At the top of page 23 (section 5.5.1), the doc says that “unlike stereo TVs, rendering inside of the Rift does not require off-axis or asymmetric projection,” which is then followed by two pages deriving — guess what — an off-axis or asymmetric projection matrix. Yeah. Multiplying an on-axis projection matrix (P in the doc) from the left with a translation matrix (H in the doc) results in an off-axis projection matrix. If you don’t believe me, calculate matrix P’ = HP yourself, invert it, and multiply the eight corners of the normalized device coordinate view volume, (±1, ±1, ±1, 1), with that matrix. The eight transformed vertices will indeed form a skewed truncated pyramid in eye space. What I don’t understand is why the doc makes a big deal out of the projection’s on- or off-axisness in the first place.

Edit: I just found out I can directly embed $\LaTeX$ code into my posts! OMG!

While I’m talking about matrix P, the doc derives it through a field-of-view angle, following the convention used by the canonical camera model. First the doc calculates $\phi_\mathrm{fov} = 2 \cdot \tan^{-1}\bigl(\frac{\mathrm{VScreenSize}}{2 \cdot \mathrm{EyeScreenDistance}}\bigr)$, but in the derivation of P, $\phi_\mathrm{fov}$ is only used in the form of $\tan (\phi_\mathrm{fov} / 2) = \tan \Bigl(2 \cdot \tan^{-1}\bigl(\frac{\mathrm{VScreenSize}}{2 \cdot \mathrm{EyeScreenDistance}}\bigr) / 2\Bigr)$, which conveniently cancels out to $\frac{\mathrm{VScreenSize}}{2 \cdot \mathrm{EyeScreenDistance}}$.

P also uses a, the screens’ aspect ratio, which the doc calculates as $a = \frac{\mathrm{HResolution}}{2 \cdot \mathrm{VResolution}}$, which is conceptually wrong. Aspect ratio should be calculated as $a = \frac{\mathrm{HScreenSize} / 2}{\mathrm{VScreenSize}}$, i.e., in physical units like all other parameters. This makes sense, because HScreenSize/2 and VScreenSize are precisely the width and height of the screen half to which the projection matrix applies. What’s the difference, you ask? The result is the same, so much is true. But it’s only the same because the Rift’s LCD uses square pixels. Think about it: if the Rift’s screen had twice the horizontal resolution, but the same physical size, i.e., 1:2 rectangular pixels, the aspect ratio between horizontal and vertical field-of-view would still be 0.8, and not 1.6. I know LCDs typically have square pixels, but see below why having done it right would have simplifed things.

In toto, P is presented in the doc as

$P = \begin{pmatrix} \frac{1}{a \cdot \tan(\phi_\mathrm{fov} / 2)} & 0 & 0 & 0 \\ 0 & \frac{1}{\tan(\phi_\mathrm{fov} / 2)} & 0 & 0 \\ 0 & 0 & \frac{z_\mathrm{far}}{z_\mathrm{near} - z_\mathrm{far}} & \frac{z_\mathrm{far} \cdot z_\mathrm{near}}{z_\mathrm{near} - z_\mathrm{far}} \\ 0 & 0 & -1 & 0 \end{pmatrix}$

where $a = \frac{\mathrm{HResolution}}{2 \cdot \mathrm{VResolution}}$ and $\phi_\mathrm{fov} = 2 \cdot \tan^{-1}\bigl(\frac{\mathrm{VScreenSize}}{2 \cdot \mathrm{EyeScreenDistance}}\bigr)$.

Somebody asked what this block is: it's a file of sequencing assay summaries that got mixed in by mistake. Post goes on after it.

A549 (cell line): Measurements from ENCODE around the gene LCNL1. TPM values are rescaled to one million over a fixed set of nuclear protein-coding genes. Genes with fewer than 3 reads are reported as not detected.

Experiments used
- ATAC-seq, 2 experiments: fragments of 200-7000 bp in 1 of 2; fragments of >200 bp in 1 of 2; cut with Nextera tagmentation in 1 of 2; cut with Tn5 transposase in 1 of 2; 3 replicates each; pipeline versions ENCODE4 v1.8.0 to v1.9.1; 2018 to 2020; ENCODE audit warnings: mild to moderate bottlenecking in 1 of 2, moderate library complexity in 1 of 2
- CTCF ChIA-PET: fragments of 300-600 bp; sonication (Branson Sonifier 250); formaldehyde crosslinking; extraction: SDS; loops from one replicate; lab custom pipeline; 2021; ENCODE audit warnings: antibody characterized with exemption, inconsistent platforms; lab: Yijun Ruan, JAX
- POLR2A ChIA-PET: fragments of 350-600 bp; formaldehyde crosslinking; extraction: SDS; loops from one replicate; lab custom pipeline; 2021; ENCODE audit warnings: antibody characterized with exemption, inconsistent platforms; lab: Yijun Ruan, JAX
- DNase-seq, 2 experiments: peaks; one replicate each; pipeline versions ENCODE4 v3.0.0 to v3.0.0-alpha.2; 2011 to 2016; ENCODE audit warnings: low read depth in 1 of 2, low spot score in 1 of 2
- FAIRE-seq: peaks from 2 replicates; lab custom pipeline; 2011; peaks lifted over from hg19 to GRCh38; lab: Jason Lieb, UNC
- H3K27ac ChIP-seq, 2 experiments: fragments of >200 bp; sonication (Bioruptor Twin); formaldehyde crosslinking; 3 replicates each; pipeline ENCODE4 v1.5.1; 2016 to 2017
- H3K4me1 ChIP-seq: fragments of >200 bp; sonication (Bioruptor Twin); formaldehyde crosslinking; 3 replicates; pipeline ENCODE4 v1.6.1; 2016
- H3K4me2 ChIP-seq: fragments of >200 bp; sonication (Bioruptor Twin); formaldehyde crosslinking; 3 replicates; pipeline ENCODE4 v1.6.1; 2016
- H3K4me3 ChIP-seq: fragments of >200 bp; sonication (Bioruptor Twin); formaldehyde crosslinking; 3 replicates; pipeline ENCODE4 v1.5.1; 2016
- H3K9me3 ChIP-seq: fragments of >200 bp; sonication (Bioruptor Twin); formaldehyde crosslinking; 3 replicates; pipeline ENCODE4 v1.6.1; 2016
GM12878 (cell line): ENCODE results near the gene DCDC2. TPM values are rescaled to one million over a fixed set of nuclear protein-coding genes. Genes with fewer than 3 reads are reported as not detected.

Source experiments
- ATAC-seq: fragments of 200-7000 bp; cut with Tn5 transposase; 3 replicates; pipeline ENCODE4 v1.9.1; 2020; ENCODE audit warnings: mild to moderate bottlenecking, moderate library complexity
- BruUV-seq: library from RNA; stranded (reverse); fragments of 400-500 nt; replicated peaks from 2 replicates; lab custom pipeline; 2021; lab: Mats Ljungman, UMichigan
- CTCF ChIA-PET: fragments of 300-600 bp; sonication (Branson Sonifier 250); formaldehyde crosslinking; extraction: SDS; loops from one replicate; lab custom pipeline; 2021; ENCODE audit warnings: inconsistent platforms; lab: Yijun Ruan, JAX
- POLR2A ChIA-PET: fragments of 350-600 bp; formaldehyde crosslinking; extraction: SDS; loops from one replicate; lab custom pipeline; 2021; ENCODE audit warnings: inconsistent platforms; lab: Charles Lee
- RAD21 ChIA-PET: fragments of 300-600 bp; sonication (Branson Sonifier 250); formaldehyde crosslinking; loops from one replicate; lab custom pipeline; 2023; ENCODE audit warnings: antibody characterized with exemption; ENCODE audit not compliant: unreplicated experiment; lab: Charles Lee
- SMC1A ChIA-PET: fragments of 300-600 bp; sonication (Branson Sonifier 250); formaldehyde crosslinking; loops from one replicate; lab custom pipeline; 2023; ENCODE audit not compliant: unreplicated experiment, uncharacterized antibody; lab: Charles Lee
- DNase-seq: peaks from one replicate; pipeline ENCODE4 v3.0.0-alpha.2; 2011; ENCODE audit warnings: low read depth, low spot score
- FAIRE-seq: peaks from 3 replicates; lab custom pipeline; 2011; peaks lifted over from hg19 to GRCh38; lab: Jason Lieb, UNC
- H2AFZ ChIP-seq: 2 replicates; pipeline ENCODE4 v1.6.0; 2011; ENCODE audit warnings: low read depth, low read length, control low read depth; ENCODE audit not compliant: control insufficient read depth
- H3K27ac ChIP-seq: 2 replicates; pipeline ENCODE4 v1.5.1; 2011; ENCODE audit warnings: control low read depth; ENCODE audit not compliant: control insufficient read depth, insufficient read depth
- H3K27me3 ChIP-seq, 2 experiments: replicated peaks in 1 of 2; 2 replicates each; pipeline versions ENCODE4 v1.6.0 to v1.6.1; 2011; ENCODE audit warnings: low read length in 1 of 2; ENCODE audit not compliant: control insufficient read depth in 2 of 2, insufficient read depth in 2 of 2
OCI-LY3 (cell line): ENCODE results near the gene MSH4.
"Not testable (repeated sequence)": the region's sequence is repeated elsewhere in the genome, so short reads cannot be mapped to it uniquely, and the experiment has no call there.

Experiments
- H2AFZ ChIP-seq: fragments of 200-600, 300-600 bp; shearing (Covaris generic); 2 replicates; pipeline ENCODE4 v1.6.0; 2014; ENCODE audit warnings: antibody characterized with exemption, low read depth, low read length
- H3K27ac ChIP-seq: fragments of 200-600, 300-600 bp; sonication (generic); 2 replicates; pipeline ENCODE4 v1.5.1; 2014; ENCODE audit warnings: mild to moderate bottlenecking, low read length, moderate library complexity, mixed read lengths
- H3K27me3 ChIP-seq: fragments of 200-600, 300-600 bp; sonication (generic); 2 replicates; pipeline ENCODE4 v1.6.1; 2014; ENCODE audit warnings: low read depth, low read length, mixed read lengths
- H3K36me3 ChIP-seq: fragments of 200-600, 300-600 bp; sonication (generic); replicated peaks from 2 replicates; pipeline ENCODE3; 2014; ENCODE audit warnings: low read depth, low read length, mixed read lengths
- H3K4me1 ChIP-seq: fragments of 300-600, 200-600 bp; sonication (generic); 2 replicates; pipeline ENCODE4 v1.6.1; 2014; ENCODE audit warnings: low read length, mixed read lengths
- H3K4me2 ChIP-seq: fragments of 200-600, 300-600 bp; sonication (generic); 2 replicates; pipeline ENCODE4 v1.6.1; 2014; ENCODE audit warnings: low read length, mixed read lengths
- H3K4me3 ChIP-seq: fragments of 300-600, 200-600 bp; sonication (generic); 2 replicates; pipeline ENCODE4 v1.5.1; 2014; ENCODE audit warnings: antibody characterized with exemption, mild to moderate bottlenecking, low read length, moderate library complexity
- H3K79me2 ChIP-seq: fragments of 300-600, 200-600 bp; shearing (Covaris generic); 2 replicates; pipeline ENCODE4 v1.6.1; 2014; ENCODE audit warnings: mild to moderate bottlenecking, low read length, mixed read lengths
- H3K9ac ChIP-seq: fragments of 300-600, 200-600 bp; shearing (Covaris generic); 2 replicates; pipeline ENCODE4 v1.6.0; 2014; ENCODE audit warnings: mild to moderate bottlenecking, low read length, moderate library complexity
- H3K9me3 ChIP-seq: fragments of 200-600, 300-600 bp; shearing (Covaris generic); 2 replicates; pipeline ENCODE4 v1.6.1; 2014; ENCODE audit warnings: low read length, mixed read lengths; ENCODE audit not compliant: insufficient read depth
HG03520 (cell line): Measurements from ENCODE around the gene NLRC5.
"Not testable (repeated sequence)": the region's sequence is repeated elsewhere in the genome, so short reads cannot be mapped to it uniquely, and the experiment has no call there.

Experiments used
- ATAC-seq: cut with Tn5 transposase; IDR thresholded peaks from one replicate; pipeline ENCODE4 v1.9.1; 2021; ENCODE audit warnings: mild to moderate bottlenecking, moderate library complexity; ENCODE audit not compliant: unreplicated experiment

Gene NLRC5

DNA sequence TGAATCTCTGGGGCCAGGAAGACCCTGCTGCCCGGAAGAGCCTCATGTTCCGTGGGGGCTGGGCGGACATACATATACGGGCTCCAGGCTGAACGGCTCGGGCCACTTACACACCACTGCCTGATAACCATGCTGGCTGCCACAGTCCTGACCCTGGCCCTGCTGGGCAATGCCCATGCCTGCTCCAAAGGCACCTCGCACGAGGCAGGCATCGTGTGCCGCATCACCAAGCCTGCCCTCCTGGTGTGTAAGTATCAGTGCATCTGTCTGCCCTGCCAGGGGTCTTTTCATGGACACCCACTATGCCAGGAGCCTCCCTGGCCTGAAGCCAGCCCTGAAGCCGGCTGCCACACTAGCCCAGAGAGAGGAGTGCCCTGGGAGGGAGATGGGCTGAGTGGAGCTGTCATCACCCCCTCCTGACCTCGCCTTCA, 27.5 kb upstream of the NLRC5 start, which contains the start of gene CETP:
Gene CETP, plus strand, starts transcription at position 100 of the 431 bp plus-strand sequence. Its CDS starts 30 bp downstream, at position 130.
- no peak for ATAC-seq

Had the doc calculated aspect ratio correctly, based on physical sizes (see above), and not insisted on using a field-of-view angle in the first place, it could have derived P as

$P = \begin{pmatrix} \frac{2 \cdot \mathrm{EyeToScreenDistance}}{\mathrm{HScreenSize} / 2} & 0 & 0 & 0 \\ 0 & \frac{2 \cdot \mathrm{EyeToScreenDistance}}{\mathrm{VScreenSize}} & 0 & 0 \\ 0 & 0 & \frac{z_\mathrm{far}}{z_\mathrm{near} - z_\mathrm{far}} & \frac{z_\mathrm{far} \cdot z_\mathrm{near}}{z_\mathrm{near} - z_\mathrm{far}} \\ 0 & 0 & -1 & 0 \end{pmatrix}$

Wouldn’t that have been easier? (Update: If the above doesn’t look like a normal OpenGL projection matrix to you, then that’s because it isn’t one. Please see my correction post on the matter.)

To be honest, the above complaints are mere nitpicks. What really caused problems for me was the calculation of the translation (or, rather, skew) matrix H. Based on the Rift’s internal layout, and the rules of 3D perception (and the viewer/screen model), the displacement value h should have been based on the viewer’s eye distance, not the Rift’s lens distance (this is also where the doc waves its hands and refers to the special “properties of the collimated light”).

Since this setup of H deviates from physical reality, and lens distortion correction is a black box, this is where I gave up on first reading. After having run the simulation, it is now perfectly clear: the truth is that using lens distance for h is not supposed to make sense — it’s a performance optimization. What’s really happening here is that a component of lens distortion correction is bleeding into projection set-up. Looking through a lens from an off-axis position introduces a lateral shift, which should, in principle, be corrected by the post-rendering lens distortion correction shader. But since shift is a linear operation, it can be factored out and be put into the projection matrix, where it incurs no extra cost while saving an addition in the per-pixel shader. So using lens distance for h in matrix H is a composite of using eye distance during projection, and the difference of eye distance and lens distance during distortion correction. That’s all perfectly fine, but optimization has no place in explanation — or as the master said, “premature optimization is the root of all evil.”